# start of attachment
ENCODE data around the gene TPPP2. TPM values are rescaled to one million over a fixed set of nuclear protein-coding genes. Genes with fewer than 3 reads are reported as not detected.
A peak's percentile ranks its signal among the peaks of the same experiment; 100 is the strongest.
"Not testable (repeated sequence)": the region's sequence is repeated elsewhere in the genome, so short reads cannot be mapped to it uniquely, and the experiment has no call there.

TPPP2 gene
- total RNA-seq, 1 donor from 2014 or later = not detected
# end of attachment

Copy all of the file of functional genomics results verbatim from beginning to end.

ENCODE data around the gene TPPP2. TPM values are rescaled to one million over a fixed set of nuclear protein-coding genes. Genes with fewer than 3 reads are reported as not detected.
A peak's percentile ranks its signal among the peaks of the same experiment; 100 is the strongest.
"Not testable (repeated sequence)": the region's sequence is repeated elsewhere in the genome, so short reads cannot be mapped to it uniquely, and the experiment has no call there.

TPPP2 gene
- total RNA-seq, 1 donor from 2014 or later = not detected